Denmark on edge as 2nd shooting within hours rocks capital
COPENHAGEN, Denmark (AP) -- A gunman opened fire on a Copenhagen cultural center, killing one man and wounding three police officers in what authorities called a terror attack against a free speech event featuring an artist who had caricatured the Prophet Muhammad.
After searching for the gunman for hours, police reported another shooting near a synagogue in downtown Copenhagen after midnight Sunday. One person was shot in the head and two police officers were shot in the arms and legs, police said, adding it wasn't clear whether the two incidents were linked. The gunman fled on foot, and police warned people to be vigilant and follow the instructions of officers flooding the city center.
The earlier shooting came a month after extremists killed 12 people at a satirical newspaper in Paris that had sparked Muslim outrage with its depictions of Muhammad.
There was no immediate claim of responsibility for the first shooting, which took place shortly before 4 p.m. on Saturday. Danish police said the gunman used an automatic weapon to shoot through the windows of the Krudttoenden cultural center, which TV footage showed were riddled with bullet holes. The gunman then fled in a carjacked Volkswagen Polo that was found later a few kilometers (miles) away, police said.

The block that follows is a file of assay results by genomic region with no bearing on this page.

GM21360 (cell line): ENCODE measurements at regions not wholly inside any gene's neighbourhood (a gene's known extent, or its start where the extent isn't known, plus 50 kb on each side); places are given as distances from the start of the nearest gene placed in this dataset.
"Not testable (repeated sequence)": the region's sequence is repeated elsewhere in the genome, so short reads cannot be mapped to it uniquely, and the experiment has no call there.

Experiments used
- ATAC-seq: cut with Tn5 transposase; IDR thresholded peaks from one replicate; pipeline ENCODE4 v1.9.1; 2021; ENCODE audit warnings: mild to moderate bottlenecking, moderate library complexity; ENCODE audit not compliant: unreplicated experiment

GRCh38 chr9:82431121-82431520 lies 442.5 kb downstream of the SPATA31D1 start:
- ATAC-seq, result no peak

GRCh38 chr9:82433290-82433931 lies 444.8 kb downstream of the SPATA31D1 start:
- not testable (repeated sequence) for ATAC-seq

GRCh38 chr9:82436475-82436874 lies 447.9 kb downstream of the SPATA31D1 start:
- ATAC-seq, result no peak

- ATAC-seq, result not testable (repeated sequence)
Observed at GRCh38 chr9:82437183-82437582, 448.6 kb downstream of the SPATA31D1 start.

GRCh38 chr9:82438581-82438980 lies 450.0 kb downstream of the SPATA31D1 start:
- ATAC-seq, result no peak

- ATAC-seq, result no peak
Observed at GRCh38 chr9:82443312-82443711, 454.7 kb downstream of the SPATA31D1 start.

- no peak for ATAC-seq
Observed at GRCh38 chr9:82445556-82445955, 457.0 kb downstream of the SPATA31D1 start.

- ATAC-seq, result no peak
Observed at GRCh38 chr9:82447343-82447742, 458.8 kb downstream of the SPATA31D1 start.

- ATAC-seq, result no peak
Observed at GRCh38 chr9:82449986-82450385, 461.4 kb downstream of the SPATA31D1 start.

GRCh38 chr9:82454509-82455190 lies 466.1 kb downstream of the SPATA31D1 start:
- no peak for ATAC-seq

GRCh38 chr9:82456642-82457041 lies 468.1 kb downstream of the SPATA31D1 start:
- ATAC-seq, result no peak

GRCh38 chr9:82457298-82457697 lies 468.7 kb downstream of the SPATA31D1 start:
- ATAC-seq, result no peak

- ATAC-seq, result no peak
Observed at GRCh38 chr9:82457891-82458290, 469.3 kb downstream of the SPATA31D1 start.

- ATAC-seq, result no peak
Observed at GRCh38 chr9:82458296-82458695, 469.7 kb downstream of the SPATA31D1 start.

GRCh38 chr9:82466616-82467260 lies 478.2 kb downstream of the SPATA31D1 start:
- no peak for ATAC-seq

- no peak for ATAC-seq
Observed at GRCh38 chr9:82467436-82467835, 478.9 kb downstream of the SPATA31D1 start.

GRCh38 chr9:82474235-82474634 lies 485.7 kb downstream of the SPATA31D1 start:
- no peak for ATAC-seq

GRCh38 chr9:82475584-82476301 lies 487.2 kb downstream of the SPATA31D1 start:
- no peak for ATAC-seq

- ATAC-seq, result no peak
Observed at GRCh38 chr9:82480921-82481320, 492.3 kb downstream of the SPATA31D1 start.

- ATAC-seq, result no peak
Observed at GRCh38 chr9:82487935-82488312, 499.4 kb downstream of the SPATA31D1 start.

They said the victim was a man about 40 who was inside the cultural center. He has not yet been identified. Two of the wounded officers belonged to the Danish security service PET, which said the circumstances surrounding the shooting "indicate that we are talking about a terror attack."
Lars Vilks, a Swedish artist who has faced numerous death threats for caricaturing the Prophet Muhammad, was one of the main speakers at Saturday's panel discussion, titled "Art, blasphemy and freedom of expression." He was whisked away by his bodyguards unharmed as the shooting began.
Vilks, 68, later told The Associated Press he believed he was the intended target of the shooting.
"What other motive could there be? It's possible it was inspired by Charlie Hebdo," he said, referring to the Jan. 7 attack by Islamic extremists on the French newspaper in Paris. He spoke from an undisclosed location for his own security.